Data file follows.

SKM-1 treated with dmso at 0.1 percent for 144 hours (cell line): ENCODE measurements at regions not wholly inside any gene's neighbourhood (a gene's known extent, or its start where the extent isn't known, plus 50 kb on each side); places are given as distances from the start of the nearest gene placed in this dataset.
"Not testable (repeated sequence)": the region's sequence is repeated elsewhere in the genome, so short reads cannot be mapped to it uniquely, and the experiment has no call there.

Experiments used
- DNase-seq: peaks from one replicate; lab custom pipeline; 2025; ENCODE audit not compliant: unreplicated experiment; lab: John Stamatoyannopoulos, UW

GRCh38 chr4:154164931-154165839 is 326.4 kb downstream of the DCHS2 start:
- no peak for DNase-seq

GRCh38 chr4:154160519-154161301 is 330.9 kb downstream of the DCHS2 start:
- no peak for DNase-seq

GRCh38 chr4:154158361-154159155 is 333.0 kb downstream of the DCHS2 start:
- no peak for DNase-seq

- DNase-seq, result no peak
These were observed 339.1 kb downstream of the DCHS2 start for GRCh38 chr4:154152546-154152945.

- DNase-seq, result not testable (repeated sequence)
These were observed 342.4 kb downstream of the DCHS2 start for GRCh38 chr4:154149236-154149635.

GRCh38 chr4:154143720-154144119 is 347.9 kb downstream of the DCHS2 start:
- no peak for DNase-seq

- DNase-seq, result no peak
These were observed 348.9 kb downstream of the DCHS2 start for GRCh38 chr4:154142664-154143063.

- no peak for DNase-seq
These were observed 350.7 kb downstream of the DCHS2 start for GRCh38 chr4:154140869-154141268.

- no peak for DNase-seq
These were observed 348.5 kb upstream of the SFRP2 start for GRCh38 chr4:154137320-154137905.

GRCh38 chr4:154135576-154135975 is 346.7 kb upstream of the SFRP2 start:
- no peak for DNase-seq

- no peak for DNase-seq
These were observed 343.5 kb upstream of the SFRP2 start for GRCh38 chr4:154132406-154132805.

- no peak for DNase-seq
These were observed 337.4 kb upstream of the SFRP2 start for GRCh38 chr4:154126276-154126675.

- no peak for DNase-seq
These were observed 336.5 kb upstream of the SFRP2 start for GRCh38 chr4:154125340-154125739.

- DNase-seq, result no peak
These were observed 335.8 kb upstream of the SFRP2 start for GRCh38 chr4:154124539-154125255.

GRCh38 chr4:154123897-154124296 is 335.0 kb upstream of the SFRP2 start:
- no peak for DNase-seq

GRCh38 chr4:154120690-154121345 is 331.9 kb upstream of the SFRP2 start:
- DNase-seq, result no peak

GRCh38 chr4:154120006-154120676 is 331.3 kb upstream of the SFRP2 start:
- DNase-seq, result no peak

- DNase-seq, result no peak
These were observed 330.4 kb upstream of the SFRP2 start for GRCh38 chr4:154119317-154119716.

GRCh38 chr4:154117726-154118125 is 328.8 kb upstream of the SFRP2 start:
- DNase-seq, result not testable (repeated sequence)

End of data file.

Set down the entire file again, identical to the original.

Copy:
SKM-1 treated with dmso at 0.1 percent for 144 hours (cell line): ENCODE measurements at regions not wholly inside any gene's neighbourhood (a gene's known extent, or its start where the extent isn't known, plus 50 kb on each side); places are given as distances from the start of the nearest gene placed in this dataset.
"Not testable (repeated sequence)": the region's sequence is repeated elsewhere in the genome, so short reads cannot be mapped to it uniquely, and the experiment has no call there.

Experiments used
- DNase-seq: peaks from one replicate; lab custom pipeline; 2025; ENCODE audit not compliant: unreplicated experiment; lab: John Stamatoyannopoulos, UW

GRCh38 chr4:154164931-154165839 is 326.4 kb downstream of the DCHS2 start:
- no peak for DNase-seq

GRCh38 chr4:154160519-154161301 is 330.9 kb downstream of the DCHS2 start:
- no peak for DNase-seq

GRCh38 chr4:154158361-154159155 is 333.0 kb downstream of the DCHS2 start:
- no peak for DNase-seq

- DNase-seq, result no peak
These were observed 339.1 kb downstream of the DCHS2 start for GRCh38 chr4:154152546-154152945.

- DNase-seq, result not testable (repeated sequence)
These were observed 342.4 kb downstream of the DCHS2 start for GRCh38 chr4:154149236-154149635.

GRCh38 chr4:154143720-154144119 is 347.9 kb downstream of the DCHS2 start:
- no peak for DNase-seq

- DNase-seq, result no peak
These were observed 348.9 kb downstream of the DCHS2 start for GRCh38 chr4:154142664-154143063.

- no peak for DNase-seq
These were observed 350.7 kb downstream of the DCHS2 start for GRCh38 chr4:154140869-154141268.

- no peak for DNase-seq
These were observed 348.5 kb upstream of the SFRP2 start for GRCh38 chr4:154137320-154137905.

GRCh38 chr4:154135576-154135975 is 346.7 kb upstream of the SFRP2 start:
- no peak for DNase-seq

- no peak for DNase-seq
These were observed 343.5 kb upstream of the SFRP2 start for GRCh38 chr4:154132406-154132805.

- no peak for DNase-seq
These were observed 337.4 kb upstream of the SFRP2 start for GRCh38 chr4:154126276-154126675.

- no peak for DNase-seq
These were observed 336.5 kb upstream of the SFRP2 start for GRCh38 chr4:154125340-154125739.

- DNase-seq, result no peak
These were observed 335.8 kb upstream of the SFRP2 start for GRCh38 chr4:154124539-154125255.

GRCh38 chr4:154123897-154124296 is 335.0 kb upstream of the SFRP2 start:
- no peak for DNase-seq

GRCh38 chr4:154120690-154121345 is 331.9 kb upstream of the SFRP2 start:
- DNase-seq, result no peak

GRCh38 chr4:154120006-154120676 is 331.3 kb upstream of the SFRP2 start:
- DNase-seq, result no peak

- DNase-seq, result no peak
These were observed 330.4 kb upstream of the SFRP2 start for GRCh38 chr4:154119317-154119716.

GRCh38 chr4:154117726-154118125 is 328.8 kb upstream of the SFRP2 start:
- DNase-seq, result not testable (repeated sequence)